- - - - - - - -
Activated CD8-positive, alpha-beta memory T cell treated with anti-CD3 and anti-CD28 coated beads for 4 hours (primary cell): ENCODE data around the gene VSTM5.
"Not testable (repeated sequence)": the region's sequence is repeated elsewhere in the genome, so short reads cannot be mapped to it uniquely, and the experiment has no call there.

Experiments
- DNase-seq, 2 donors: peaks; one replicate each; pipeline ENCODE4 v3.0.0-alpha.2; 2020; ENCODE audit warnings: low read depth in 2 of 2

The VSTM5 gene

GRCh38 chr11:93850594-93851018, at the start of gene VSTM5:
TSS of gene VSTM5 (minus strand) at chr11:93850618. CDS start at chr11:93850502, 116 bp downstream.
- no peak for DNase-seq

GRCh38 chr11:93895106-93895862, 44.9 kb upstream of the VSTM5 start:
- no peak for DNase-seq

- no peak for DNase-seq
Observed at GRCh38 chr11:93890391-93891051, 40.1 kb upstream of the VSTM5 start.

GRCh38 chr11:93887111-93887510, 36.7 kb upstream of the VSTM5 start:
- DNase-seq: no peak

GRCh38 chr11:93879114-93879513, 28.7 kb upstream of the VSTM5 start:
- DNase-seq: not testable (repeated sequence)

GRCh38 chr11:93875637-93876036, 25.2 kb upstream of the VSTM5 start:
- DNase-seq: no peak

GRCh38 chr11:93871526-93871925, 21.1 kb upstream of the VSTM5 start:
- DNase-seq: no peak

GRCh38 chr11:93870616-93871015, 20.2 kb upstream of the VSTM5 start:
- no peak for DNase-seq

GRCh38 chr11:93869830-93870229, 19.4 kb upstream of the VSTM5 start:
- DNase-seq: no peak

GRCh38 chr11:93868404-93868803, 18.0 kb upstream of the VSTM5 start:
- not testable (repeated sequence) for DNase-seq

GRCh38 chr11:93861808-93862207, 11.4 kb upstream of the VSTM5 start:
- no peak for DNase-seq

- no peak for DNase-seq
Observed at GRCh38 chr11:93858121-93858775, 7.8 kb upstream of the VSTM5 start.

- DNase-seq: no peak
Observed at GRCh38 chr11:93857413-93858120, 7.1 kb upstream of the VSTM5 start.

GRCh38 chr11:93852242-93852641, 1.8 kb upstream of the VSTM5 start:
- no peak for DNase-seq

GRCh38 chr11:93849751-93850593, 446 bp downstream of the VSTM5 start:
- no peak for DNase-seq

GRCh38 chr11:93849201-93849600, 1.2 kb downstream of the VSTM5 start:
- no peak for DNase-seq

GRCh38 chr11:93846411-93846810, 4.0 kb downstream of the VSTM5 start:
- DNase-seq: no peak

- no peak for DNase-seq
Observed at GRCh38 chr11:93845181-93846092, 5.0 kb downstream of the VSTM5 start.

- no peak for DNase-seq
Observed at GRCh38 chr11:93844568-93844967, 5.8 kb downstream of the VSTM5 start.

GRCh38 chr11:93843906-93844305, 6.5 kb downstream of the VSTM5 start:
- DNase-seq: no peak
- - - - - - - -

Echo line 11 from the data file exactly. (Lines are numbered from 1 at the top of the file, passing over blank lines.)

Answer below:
- no peak for DNase-seq